• These technologies will help people with diabetes manage their condition better by reducing hospitalisations and related illnesses, improving their quality of life and ultimately easing pressure on the NHS.
  • Dexcom ONE and GlucoMen Day are wearable arm monitors which automatically send information to a mobile app, allowing people with diabetes to always keep track of glucose levels without any kind of testing. They use sensors no bigger than a bottle cap which attaches to the arm for up to 14 days and measures glucose levels from just under the skin.
  • People with Type 1 diabetes and people with Type 2 diabetes on multiple daily insulin injections can now access life-changing real time continuous glucose monitoring.
  • Dexcom ONE is now available to NHS patients to collect from pharmacies after being prescribed by their hospital or GP.

SHREWD – an online database for clinicians

  • Single Health Resilience Early Warning Database (SHREWD) is an online tool which helps track patient flow across hospitals, reducing pressure in pressure points and ensuring people are treated quicker.
  • It has been developed in Kent & Medway Integrated Care System and allows clinicians to follow every step of a patient’s journey from admission to discharge.
  • Systems such as SHREWD show the demand on Integrated Care Systems (ICSs) and is currently being used in almost half of ICSs and is used by regional and national teams.

What are we doing to deliver innovation in healthcare?

  • Innovation is the key focus of the NHS Long Term Plan and NHS England has established the Innovation board to promote participation in research, develop technologies to benefit patients, and contribute to economic growth.
  • We’re building the best health and care data in the world by introducing lifelong records to deliver better patient access through the NHS App.
  • The Our Future Health research programme collects information from up to 5 million adults across the UK to make new discoveries about health and disease.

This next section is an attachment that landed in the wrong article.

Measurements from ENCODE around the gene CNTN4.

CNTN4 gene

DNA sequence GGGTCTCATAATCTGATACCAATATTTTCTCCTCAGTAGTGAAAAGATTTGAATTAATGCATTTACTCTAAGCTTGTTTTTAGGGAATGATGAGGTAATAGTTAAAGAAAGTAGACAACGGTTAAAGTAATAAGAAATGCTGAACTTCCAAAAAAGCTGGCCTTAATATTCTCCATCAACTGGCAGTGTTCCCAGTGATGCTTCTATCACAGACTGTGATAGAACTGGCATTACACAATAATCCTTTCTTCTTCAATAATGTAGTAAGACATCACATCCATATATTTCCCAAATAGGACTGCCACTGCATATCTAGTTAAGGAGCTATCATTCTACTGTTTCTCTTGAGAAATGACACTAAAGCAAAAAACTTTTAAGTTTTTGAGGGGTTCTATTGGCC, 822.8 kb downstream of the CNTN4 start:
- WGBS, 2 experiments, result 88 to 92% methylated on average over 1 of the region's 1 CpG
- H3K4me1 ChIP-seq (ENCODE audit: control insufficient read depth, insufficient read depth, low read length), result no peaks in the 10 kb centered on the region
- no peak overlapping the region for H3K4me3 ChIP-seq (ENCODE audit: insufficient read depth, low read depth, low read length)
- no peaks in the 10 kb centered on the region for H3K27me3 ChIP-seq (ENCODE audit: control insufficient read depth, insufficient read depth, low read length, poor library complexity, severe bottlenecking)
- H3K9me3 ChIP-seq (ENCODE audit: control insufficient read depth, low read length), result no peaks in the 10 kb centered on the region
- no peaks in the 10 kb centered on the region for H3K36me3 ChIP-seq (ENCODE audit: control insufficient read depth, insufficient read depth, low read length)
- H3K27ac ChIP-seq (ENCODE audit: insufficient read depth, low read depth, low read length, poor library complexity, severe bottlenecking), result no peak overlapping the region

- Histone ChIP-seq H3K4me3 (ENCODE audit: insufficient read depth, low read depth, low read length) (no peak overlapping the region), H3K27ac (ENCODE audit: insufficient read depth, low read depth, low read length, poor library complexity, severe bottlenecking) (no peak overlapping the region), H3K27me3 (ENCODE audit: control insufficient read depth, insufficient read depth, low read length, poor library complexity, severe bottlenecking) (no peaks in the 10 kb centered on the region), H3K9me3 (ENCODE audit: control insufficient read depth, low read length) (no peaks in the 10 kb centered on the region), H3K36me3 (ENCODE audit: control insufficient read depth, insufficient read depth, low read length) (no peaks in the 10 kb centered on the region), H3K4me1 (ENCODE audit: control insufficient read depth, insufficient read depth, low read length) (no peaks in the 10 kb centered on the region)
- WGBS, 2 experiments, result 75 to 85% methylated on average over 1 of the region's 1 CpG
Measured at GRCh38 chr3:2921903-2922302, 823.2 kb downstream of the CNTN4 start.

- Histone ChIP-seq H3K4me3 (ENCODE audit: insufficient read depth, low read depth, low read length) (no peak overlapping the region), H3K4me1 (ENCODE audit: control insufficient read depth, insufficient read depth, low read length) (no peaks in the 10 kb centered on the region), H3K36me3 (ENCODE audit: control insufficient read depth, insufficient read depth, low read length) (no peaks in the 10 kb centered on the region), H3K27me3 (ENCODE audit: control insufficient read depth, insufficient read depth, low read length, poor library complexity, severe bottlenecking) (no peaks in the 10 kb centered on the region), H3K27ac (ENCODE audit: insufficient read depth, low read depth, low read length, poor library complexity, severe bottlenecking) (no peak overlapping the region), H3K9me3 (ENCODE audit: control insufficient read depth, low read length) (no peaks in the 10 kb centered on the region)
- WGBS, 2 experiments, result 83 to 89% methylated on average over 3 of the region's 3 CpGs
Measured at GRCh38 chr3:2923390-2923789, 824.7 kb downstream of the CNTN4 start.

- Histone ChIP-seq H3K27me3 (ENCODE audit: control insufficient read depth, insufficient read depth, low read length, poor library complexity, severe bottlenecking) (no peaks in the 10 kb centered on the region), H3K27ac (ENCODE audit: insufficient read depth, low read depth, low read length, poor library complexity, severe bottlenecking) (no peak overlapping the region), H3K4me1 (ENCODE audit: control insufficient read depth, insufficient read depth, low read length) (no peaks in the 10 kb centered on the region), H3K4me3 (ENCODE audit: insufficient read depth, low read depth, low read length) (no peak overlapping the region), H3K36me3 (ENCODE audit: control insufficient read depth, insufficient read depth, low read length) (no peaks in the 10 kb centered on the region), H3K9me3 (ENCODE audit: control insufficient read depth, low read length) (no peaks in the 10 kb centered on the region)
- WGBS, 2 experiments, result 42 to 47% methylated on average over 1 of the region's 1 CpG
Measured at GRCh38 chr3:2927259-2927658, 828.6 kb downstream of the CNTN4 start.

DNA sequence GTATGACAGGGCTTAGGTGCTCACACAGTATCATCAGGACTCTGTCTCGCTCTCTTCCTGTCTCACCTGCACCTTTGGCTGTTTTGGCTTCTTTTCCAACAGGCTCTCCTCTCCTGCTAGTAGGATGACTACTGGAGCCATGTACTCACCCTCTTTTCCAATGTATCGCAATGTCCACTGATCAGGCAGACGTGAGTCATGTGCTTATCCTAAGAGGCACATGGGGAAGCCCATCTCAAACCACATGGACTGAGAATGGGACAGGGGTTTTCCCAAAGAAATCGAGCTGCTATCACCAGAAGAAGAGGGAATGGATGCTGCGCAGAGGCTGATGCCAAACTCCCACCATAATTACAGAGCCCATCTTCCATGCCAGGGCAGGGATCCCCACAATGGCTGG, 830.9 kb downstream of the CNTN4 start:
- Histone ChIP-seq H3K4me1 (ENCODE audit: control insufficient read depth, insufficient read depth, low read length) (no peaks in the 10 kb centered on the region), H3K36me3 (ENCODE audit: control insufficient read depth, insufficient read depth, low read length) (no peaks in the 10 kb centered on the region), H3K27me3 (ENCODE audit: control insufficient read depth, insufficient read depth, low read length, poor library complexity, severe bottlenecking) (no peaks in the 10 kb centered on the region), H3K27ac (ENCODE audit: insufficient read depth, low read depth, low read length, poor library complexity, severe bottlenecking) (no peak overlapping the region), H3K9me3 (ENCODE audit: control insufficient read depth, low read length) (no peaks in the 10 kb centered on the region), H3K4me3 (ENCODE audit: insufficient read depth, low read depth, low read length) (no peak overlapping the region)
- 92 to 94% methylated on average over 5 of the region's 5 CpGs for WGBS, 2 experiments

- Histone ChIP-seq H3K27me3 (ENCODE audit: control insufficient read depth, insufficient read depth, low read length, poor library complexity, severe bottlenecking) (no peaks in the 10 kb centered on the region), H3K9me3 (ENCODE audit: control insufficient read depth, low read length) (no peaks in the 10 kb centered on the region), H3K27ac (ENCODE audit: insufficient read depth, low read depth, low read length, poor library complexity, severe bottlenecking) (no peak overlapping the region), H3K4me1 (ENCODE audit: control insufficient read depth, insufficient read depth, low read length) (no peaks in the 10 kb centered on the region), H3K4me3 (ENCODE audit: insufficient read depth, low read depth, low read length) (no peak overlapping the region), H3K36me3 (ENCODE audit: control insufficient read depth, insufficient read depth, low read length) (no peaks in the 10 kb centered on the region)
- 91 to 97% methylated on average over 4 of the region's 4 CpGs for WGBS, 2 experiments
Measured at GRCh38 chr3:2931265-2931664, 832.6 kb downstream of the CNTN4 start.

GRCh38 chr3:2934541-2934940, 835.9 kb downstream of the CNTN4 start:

• We are delivering innovation through focussed, system-wide deployment, encouraging ambitious research and implementing processes to increase the speed of rollout.
  • £123 million has been invested to test and evaluate 86 AI technologies through the AI in Health and Care Award, These are live in more than 340 primary care networks and 40% of NHS acute trusts in England, supporting patients and improving their care and treatment for health conditions such as cancer, heart disease, diabetes, mental health and neurological disorders.
  • We published the first government strategy for medtech in February, outlining how we will work with the industry to ensure the NHS has fast and safe access to the latest innovations. We’re also creating a new pathway to enable innovators to bring their products to professionals and patients at the earliest, safe opportunity.
  • In October, we announced that patients across the country will benefit from a £30 million government investment in innovative medical technology (medtech) which will help ease pressures on the NHS this winter and could include the expansion of 3D checks that speed up cancer tests and novel logistics solutions such as the use of drones.
  • Available to each region in England, ICSs - organisations that come together in local areas to deliver joined up health and social care services - can now bid for funding to invest in the latest technology that can help cut waiting lists, speed up diagnosis and deliver new and improved ways to treat patients.
  • The role the NHS has in embracing a culture of innovation throughout the system is fundamentally important to developing the tools needed to drive innovation adoption forwards.

Sharing and comments

Share this page